Marfan syndrome (MFS) is an autosomal dominant condition which may involve the cardiovascular, ocular, skeletal, and other systems. Mutations causing MFS are found in the FBN1 gene, encoding fibrillin-1, an extracellular matrix protein involved in microfibril formation. In the most severe cases, mutations are generally found in exons 24-32, and children with these mutations usually die in the first years of life, of cardiopulmonary failure. We present clinical, molecular and histopathological studies on a patient with severe early onset MFS. He has a mutation in exon 25 of FBN1, a G>A transition at nucleotide position 3131 that converts the codon TGC, coding for cysteine at position 1044, to TAC, coding for tyrosine (C1044Y). This has resulted in abnormalities of the extracellular matrix and a severe clinical phenotype, although he has survived to the age of 14 years.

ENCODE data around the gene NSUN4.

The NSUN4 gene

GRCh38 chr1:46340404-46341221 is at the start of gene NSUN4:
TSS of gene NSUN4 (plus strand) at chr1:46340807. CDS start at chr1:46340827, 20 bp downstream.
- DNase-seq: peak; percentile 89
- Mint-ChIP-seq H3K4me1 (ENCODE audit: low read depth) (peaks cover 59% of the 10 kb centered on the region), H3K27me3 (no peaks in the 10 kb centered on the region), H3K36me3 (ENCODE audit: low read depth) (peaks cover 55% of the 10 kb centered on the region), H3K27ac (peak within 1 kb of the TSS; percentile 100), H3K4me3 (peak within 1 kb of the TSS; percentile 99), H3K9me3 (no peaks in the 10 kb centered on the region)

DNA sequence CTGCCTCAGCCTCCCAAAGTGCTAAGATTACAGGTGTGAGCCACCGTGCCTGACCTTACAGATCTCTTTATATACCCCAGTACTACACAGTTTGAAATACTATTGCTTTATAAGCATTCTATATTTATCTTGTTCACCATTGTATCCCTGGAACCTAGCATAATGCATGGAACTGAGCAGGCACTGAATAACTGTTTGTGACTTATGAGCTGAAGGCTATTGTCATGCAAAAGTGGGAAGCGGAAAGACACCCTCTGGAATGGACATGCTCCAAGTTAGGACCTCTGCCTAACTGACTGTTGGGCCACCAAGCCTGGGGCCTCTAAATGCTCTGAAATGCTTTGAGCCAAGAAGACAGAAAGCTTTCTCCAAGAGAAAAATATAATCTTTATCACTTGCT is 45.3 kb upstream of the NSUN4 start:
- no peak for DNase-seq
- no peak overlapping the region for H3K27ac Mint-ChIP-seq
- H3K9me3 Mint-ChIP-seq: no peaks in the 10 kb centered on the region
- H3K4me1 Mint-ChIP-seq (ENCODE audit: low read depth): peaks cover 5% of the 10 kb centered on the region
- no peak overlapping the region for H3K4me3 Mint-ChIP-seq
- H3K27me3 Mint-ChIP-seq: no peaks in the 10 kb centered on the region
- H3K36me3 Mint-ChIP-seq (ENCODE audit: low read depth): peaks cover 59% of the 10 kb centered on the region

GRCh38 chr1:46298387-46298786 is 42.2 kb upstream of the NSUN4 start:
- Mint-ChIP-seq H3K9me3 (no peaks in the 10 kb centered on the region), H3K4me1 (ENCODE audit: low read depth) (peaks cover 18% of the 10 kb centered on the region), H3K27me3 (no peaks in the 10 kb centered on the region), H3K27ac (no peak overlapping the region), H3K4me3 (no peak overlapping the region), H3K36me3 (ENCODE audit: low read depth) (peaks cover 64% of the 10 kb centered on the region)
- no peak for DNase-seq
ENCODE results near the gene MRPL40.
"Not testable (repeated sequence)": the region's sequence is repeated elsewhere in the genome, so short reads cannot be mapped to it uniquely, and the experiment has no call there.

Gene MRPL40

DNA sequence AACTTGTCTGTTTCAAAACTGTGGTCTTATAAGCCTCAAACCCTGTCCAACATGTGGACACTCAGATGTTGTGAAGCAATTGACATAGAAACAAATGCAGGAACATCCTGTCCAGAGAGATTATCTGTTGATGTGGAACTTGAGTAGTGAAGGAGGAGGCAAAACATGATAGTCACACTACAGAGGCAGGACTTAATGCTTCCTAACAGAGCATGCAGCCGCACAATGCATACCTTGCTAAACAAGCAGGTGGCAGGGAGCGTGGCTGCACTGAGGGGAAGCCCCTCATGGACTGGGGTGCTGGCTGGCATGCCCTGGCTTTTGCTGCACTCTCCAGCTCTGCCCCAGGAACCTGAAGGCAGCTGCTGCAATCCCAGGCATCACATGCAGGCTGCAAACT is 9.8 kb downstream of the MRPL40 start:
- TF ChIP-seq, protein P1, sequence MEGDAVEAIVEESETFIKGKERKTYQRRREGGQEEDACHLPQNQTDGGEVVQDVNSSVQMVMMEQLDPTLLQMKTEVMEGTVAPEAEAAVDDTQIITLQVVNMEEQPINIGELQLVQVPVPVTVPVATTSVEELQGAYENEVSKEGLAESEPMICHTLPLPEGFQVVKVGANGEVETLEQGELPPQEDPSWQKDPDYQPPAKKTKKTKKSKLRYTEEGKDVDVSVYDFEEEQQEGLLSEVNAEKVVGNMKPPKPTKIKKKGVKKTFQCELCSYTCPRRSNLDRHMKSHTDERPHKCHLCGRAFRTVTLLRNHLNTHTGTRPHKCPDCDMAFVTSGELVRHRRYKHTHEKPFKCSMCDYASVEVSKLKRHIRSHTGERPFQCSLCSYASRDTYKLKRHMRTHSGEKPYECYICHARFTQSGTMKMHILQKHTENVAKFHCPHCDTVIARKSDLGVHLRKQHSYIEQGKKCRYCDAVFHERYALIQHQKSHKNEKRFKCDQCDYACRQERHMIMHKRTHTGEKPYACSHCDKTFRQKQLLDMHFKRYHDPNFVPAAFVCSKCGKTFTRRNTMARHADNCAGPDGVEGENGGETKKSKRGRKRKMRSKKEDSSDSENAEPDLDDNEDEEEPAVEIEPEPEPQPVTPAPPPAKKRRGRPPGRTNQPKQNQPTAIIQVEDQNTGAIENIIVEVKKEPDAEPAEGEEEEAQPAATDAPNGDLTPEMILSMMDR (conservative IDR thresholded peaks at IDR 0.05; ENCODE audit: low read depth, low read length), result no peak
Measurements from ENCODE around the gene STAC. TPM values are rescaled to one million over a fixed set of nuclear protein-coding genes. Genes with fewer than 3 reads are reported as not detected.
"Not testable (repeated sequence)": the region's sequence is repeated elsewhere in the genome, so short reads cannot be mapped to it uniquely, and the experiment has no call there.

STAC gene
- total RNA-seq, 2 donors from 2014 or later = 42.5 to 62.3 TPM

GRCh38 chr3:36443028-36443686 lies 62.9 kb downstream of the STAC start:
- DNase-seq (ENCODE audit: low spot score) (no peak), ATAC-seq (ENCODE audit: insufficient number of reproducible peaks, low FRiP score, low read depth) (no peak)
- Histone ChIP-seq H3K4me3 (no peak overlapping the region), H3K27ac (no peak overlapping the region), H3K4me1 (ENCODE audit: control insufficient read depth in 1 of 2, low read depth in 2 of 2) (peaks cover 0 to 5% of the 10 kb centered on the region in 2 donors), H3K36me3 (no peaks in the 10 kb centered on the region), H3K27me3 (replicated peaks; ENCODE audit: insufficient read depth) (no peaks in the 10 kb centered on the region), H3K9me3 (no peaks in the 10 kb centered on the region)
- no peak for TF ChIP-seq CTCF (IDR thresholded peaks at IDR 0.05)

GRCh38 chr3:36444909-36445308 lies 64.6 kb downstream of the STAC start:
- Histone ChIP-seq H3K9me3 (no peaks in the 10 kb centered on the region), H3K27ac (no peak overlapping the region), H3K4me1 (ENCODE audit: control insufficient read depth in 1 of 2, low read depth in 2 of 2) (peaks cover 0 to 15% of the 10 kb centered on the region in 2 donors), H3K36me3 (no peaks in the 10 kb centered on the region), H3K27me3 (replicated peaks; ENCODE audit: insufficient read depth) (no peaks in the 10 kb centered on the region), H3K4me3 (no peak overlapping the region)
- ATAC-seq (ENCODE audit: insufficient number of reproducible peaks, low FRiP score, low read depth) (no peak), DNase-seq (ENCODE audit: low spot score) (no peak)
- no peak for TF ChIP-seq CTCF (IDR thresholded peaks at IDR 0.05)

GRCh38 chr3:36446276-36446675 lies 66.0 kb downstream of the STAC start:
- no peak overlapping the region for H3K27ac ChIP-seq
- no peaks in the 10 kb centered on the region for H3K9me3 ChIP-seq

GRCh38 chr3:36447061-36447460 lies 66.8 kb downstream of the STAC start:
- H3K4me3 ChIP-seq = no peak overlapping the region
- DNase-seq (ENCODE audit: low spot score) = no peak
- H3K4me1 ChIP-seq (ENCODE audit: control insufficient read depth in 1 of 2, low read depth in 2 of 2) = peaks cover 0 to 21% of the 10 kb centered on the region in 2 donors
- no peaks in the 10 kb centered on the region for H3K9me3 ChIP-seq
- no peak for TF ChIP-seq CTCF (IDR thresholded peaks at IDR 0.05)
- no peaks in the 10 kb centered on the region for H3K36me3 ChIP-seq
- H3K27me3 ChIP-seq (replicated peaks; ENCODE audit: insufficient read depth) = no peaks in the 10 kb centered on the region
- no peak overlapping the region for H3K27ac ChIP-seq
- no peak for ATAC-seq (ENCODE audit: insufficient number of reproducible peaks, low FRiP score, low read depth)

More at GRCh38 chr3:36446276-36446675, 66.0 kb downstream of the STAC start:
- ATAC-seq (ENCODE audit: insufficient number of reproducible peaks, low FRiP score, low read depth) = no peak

|Number of pages||7|
|Journal||The American Journal of Medical Genetics - Part A (AJMG)|
|Publication status||Published - 2005|
- Cells, Cultured
- Marfan Syndrome
- Microfilament Proteins
- Muscle, Smooth